Google Nexus 7 Review
The Nexus 7 is Google's first entrant into the crowded field of Android tablets. It's also the first tablet to ship with Google's latest mobile operating system, Android 4.1 Jelly Bean.
There are two variants of the Nexus 7. One has 8GB of storage space and sells for $199; the other has 16GB of storage space and costs $249. While it carries the Google name, the Nexus 7 is actually built and serviced by Asus, who is no stranger to Android tablets with their popular Transformer brand.
Nexus 7 Quick ReviewPros
- Solid build quality and superior hardware for the price.
- Great design. It's thin and lightweight, making it easily portable and very comfortable to hold. Plus the soft stippled texture on the back is a really nice touch.
- Operating system is extremely smooth and zippy, not to mention open and highly customizable.
- The 1280 x 800 IPS screen looks great, and is especially good for reading because text is super-clear and crisp, even really tiny text.
- The free stuff: $25 gift card for Google Play, free Transformers Dark of the Moon movie, some free magazines and music (this appears to be a limited time offer, however).
- Very limited amount of offline storage space. There's no question the lack of an SD card slot is the biggest con (a rooted Nexus 7 supports SD cards through a USB cable with StickMount installed).
- Limited video playing capabilities. Between the lack of an HDMI port and the meager storage space, the Google Nexus 7 gets bested by cheap $90 Android tablets in the video player category. It's great for streaming video to the small 7" screen over WiFi but that's about it. Offline video takes up a ton of space and good luck finding an easy inexpensive way to stream to a TV.
- It's the hottest 7" tablet on the market—literally. The lower left corner tends to get pretty warm even with the brightness turned down below 30%.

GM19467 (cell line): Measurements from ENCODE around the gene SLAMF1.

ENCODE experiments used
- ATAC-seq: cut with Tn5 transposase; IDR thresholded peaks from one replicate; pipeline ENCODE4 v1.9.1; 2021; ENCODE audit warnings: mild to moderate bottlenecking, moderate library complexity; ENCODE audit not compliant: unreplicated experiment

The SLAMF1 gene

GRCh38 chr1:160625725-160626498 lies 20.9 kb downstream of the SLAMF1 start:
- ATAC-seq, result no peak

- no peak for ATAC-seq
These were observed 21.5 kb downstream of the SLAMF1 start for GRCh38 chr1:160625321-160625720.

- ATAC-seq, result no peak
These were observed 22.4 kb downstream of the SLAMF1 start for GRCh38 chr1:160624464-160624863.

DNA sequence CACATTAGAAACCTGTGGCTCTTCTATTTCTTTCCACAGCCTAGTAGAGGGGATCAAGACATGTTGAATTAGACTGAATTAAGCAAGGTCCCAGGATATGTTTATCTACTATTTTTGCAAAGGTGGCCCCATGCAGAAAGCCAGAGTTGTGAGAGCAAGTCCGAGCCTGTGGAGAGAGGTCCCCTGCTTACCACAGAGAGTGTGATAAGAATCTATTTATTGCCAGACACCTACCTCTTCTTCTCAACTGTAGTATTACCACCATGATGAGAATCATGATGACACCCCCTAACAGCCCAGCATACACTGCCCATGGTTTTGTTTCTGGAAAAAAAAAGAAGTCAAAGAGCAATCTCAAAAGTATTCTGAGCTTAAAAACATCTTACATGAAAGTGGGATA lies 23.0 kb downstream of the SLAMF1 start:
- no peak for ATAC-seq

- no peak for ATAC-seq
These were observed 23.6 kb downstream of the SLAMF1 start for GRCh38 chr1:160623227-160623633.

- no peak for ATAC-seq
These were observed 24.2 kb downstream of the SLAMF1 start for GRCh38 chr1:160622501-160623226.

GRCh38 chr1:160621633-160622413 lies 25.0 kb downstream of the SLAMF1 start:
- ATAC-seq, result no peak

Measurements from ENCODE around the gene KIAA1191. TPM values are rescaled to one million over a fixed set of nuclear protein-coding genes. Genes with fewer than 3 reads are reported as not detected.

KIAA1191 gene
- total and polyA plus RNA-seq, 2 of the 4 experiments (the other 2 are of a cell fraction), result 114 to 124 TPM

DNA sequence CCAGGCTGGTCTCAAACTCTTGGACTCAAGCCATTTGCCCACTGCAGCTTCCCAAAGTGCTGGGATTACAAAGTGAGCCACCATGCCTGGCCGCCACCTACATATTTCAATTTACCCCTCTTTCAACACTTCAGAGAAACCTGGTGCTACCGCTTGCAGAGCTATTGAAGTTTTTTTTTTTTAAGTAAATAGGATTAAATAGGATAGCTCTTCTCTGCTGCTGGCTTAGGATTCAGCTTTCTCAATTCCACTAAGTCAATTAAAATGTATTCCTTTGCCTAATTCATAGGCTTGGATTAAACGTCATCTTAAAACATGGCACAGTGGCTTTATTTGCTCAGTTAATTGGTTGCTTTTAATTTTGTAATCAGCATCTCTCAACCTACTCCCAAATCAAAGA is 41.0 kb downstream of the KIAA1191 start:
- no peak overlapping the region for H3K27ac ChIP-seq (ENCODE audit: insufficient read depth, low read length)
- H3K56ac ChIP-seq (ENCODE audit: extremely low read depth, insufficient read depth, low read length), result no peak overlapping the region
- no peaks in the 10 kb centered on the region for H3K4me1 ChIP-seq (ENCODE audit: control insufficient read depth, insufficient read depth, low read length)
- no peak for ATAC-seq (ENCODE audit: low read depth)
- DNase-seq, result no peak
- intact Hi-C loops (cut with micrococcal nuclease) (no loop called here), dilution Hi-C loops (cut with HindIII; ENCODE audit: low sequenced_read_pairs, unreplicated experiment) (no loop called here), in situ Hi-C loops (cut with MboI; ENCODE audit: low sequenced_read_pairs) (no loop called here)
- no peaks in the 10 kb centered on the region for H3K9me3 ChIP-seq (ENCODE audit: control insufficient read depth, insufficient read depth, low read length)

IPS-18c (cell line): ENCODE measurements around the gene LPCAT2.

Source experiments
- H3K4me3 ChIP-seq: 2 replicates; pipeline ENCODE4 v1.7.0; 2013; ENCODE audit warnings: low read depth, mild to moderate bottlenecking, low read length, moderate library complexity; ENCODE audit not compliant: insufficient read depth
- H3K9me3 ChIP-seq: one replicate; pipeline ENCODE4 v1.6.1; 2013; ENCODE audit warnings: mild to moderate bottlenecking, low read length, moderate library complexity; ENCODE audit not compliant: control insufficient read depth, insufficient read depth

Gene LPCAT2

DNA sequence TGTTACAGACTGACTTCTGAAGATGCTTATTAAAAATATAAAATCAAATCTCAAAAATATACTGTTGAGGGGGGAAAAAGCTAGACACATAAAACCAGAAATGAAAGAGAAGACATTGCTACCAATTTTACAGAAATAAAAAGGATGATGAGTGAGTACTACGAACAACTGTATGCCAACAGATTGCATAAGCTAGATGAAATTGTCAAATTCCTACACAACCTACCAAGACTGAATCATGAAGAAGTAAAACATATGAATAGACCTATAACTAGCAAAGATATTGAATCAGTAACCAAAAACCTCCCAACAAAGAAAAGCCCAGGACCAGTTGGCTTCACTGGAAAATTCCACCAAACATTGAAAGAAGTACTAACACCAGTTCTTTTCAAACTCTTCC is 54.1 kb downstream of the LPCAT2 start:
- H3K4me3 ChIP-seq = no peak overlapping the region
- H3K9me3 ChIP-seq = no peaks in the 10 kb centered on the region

- Annoying screen flicker with brightness below 30%; most noticeable with white background when reading or web browsing. This may be something that doesn't affect all tablets, but there are numerous reports. Until it gets fixed, it's a huge con for reading with lower brightness.
The first couple of days after I got the Nexus 7 tablet I really wasn't very impressed. I liked the build quality and design and especially the high resolution screen, but having just flashed Android 4.1 onto my Kindle Fire a few days prior, I wasn't seeing much the Nexus 7 could do the Kindle couldn't. In fact, the Nexus 7 had a number of annoying limitations out of the box. Top on the list is the fact it forces you to use the phone interface for Android 4.1 instead of the tablet interface, and even more annoying is the fact the homescreen is locked in portrait mode.
But one of the great things about Android is that it is open and you can pretty much always find a way to change things you don't like. So after using the device more and getting used to it and finding workarounds for its quirks, it really started to grow on me. Aside from the high-end specs and the Jelly Bean operating system that make it run buttery smooth, the Google integration is really well done. It's nice having all of Google's resources easily at your fingertips instead of having to hack a different tablet to get them, which is often the case for tablets in the sub-$250 category.